Former Miami Dolphins Coach Don Shula won the most games in NFL history — 328. He had a natural ability to lead and motivate others by identifying players’ talents and honing those skills to beat the competition. He played to his people’s strengths, a philosophy which helped him win two Super Bowls and guide his 1972 team to the only perfect season in NFL history.
Coach Shula had a 24-hour rule. The team had 24 hours to celebrate victory or to mourn defeat. For 24 hours, players could ride the high of a win and swap stories about the greatest plays. For 24 hours, players could lament a loss and be in a funk. After that, time was up. Everyone had to move on, to prepare for the next game, the next opponent, the next competition, the next goal.
Shula’s 24-hour rule is a good one to follow in business and life. If you sign a big deal or watch your investments soar one day — go ahead and celebrate it for 24 hours. Savor the moment. If you lose a valuable client or have a tough conversation with a friend or family, mourn it for a short while. Then get back to work.
If you let a defeat get you down, you’ll never get back into the ring. If you let a win blow up your ego, you’ll become arrogant and succumb to hubris, in the words of Jim Collins in “How the Mighty Fall” and “Why Some Companies Never Give In.” You’ll become insulated by your successes and focused on entitlement, losing sight of what got you to success to begin with.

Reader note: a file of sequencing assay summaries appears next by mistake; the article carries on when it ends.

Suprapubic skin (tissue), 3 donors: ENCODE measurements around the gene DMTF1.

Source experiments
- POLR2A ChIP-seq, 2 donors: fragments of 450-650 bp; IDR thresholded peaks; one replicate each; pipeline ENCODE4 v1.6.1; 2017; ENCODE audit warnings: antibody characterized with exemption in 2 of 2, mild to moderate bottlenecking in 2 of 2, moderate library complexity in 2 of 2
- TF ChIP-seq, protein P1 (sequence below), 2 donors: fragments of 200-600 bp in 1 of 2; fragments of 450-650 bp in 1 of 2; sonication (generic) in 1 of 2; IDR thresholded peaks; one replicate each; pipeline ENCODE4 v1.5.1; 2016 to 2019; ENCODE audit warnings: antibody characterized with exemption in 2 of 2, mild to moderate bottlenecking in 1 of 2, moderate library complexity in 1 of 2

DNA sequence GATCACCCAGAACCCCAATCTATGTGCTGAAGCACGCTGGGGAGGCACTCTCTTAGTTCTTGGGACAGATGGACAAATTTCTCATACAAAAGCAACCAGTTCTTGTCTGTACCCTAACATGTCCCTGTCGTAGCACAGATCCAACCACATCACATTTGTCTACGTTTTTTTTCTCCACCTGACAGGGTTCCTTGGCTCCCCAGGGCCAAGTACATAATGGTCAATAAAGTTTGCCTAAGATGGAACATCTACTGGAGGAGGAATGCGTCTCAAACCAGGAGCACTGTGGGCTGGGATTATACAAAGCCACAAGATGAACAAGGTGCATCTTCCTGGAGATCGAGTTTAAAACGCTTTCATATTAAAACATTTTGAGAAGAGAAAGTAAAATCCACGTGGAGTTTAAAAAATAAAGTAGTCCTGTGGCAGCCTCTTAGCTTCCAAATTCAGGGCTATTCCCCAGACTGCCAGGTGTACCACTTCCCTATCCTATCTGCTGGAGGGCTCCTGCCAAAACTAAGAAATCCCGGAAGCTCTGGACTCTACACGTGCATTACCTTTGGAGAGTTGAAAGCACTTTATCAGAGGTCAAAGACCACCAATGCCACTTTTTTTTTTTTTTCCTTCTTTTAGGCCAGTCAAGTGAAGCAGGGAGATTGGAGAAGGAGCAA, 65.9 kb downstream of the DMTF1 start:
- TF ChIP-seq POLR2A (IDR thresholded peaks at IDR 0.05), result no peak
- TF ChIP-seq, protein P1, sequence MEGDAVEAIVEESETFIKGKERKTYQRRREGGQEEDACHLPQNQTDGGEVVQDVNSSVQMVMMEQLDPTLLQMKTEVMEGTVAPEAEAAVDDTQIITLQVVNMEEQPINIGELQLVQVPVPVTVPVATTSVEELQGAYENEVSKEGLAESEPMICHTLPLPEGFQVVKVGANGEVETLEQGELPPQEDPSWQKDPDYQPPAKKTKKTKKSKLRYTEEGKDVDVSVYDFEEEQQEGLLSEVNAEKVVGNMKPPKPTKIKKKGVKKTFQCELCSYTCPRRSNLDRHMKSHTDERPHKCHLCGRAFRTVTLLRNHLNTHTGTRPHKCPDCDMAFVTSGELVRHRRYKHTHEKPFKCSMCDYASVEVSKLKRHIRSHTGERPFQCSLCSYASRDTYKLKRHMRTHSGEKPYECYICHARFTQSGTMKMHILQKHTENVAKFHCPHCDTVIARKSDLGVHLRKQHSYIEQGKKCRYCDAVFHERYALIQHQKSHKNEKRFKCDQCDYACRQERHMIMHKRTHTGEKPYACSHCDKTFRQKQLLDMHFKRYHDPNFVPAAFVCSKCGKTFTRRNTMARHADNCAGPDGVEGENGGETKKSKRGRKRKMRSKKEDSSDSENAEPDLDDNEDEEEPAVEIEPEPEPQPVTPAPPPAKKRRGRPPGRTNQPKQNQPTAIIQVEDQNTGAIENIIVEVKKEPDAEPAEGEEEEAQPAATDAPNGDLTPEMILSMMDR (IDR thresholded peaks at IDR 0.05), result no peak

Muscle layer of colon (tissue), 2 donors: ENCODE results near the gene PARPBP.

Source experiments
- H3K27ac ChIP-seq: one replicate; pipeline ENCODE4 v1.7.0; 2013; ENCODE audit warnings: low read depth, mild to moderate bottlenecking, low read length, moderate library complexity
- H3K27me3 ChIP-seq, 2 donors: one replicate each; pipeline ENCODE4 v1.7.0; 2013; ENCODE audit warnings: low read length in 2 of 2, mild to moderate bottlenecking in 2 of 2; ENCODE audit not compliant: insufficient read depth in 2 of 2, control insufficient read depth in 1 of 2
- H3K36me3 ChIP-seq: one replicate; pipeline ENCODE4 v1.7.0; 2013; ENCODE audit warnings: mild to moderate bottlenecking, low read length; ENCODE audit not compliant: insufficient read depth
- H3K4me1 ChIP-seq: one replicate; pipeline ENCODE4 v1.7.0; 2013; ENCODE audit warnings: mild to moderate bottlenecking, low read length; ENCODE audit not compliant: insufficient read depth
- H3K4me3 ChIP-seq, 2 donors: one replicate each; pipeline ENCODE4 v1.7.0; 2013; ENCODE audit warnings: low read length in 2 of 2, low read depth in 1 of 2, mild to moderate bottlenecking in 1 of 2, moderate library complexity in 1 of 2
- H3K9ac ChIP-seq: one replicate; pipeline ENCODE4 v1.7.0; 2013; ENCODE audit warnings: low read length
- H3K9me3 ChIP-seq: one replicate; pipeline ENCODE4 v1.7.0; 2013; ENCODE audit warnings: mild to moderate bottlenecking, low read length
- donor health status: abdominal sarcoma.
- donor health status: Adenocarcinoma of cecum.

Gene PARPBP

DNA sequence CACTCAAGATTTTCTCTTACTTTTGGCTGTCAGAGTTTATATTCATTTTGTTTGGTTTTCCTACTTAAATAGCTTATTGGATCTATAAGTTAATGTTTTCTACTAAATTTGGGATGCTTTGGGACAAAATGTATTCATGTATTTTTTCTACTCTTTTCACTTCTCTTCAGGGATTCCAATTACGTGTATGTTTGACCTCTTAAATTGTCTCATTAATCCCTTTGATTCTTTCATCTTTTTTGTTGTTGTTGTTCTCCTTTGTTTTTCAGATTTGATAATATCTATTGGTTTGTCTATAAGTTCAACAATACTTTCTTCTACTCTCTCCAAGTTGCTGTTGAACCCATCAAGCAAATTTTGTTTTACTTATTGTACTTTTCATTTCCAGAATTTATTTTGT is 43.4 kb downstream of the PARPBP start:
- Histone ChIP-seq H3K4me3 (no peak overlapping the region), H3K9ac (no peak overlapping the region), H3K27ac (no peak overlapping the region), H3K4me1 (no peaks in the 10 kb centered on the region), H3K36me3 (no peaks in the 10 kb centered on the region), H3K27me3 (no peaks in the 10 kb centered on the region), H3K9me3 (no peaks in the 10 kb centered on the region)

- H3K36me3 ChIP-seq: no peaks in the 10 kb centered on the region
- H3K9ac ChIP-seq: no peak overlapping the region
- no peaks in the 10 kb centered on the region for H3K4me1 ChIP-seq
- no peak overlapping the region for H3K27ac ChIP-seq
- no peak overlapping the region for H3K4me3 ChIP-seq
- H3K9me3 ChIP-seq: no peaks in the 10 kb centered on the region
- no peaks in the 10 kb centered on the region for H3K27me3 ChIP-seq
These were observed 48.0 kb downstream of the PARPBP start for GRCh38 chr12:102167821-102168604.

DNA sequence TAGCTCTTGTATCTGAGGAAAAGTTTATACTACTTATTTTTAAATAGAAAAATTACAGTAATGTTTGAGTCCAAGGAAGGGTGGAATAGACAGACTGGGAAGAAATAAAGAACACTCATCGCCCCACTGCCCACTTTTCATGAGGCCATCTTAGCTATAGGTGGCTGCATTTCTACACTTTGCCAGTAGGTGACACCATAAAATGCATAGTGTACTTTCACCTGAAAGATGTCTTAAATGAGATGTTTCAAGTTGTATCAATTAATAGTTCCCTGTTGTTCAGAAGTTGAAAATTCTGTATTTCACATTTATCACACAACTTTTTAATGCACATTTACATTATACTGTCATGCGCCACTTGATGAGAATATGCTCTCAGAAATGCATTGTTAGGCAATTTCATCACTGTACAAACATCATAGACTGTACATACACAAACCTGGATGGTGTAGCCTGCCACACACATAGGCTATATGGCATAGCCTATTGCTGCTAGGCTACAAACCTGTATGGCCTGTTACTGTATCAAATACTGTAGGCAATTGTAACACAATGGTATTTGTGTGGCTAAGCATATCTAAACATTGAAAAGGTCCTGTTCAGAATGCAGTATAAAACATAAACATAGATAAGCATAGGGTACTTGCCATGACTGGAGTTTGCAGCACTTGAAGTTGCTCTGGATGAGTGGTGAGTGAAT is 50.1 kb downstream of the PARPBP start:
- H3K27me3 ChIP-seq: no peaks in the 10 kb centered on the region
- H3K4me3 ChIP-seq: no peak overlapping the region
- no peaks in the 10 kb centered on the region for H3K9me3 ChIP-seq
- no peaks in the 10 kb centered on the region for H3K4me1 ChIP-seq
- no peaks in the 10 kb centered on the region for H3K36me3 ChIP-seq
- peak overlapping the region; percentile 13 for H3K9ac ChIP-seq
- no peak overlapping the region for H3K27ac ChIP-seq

If you dwell in a state of celebration or mourning, if you are overtaken by success or failure, you’ll become disconnected from the knowledge, skills and hard work that yields success. You can control the process; you can control how you do your work, who you help. You can’t control what happens tomorrow in China. You can’t control next week’s interest rates. You can’t control war in the Middle East. There are many things in life you can’t control.
You can control your work ethic and how you take care of investors, how you treat your family, how you package your goods, how you provide your services, and how you take care of customers’ problems. Work on the process: the things you have the ability to control and improve.
It’s OK to revel in victory for a short time — like Shula’s 24 hours. It’s perfectly acceptable to be down in the dumps after a loss, but no longer than a day or two. Then take control, work toward improvement, continue learning and find more ways to help others. Avoid getting sucked into the emotion of situations or you will be ineffective in all aspects of life.
Success comes from continual improvement of the process. Celebrate a little, mourn if you must, then proceed with gusto. ●
Umberto Fedeli is president and CEO at The Fedeli Group